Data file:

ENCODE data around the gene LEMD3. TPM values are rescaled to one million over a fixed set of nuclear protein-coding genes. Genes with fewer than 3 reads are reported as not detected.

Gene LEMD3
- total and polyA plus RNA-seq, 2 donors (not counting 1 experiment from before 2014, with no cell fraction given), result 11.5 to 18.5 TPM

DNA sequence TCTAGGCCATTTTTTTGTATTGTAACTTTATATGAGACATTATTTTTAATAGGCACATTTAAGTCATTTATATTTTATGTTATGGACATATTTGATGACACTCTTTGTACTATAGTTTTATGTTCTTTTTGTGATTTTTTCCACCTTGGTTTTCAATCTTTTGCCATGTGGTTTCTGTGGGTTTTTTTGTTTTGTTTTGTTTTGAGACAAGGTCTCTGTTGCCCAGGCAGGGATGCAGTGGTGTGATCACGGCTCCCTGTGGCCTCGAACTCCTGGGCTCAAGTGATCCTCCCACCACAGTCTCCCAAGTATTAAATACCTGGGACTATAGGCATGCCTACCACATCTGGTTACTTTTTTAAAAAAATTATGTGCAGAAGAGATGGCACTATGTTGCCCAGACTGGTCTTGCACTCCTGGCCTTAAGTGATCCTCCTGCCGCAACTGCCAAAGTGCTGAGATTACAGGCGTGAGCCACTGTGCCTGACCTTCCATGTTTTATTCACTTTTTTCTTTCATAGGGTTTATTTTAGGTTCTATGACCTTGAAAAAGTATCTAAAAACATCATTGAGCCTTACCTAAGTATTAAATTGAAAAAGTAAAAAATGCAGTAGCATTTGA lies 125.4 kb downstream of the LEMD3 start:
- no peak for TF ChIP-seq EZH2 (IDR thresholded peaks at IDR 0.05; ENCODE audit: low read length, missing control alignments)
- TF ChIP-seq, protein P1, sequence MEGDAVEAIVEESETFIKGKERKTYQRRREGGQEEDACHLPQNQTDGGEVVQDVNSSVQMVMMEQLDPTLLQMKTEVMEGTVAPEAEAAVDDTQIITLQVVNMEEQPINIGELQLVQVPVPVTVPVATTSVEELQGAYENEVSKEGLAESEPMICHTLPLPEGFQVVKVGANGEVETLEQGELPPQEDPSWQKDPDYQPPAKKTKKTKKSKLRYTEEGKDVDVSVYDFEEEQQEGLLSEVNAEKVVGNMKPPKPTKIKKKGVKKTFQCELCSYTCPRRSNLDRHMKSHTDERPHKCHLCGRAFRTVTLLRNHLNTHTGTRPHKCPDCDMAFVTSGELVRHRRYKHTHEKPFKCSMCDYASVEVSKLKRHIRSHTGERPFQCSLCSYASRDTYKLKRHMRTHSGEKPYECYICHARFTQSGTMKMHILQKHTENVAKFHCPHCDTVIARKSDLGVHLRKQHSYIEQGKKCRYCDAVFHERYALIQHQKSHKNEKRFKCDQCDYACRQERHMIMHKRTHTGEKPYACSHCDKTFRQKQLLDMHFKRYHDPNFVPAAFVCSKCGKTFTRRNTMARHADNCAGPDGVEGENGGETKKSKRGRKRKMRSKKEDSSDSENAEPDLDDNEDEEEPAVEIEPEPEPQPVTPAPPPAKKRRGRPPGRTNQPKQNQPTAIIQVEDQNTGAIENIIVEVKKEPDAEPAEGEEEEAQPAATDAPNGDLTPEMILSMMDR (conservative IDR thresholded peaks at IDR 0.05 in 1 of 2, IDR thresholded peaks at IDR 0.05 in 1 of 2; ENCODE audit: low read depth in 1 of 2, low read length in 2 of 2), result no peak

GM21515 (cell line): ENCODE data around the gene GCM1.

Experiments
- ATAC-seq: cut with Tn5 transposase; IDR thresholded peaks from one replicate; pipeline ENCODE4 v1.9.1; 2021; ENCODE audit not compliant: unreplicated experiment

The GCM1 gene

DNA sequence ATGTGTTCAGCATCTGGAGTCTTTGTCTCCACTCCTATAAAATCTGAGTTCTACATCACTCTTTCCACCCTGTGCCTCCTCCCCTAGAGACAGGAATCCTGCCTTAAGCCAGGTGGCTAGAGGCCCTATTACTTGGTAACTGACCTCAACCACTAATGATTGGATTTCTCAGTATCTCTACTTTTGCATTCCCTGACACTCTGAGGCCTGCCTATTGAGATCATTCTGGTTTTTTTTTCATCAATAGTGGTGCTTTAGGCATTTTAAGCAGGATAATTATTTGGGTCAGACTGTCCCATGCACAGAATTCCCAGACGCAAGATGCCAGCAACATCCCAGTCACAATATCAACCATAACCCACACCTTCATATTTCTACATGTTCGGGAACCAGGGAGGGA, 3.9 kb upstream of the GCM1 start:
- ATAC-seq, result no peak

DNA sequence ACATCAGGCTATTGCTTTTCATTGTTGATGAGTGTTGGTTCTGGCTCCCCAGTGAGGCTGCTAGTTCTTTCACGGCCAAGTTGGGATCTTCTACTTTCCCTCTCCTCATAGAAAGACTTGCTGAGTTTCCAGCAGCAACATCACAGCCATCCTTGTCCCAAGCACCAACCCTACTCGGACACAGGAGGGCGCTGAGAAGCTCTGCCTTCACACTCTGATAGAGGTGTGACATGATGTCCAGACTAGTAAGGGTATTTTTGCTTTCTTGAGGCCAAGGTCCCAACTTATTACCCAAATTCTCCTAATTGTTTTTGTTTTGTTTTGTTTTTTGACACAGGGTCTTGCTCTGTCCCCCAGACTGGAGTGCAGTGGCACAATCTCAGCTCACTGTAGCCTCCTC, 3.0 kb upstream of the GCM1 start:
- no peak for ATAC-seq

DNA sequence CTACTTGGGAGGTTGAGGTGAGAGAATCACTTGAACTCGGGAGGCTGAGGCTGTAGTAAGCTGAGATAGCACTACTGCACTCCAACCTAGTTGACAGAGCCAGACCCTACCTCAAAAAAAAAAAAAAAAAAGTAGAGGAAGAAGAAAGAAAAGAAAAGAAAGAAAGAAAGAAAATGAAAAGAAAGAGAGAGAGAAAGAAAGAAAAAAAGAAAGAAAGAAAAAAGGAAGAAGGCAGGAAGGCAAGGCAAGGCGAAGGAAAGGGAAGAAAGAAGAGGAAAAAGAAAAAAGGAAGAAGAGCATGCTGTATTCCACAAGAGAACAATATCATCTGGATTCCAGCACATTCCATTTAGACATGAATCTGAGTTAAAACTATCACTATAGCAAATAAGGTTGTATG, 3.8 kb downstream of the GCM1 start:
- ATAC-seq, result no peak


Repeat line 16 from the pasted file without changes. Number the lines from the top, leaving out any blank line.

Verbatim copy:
- ATAC-seq, result no peak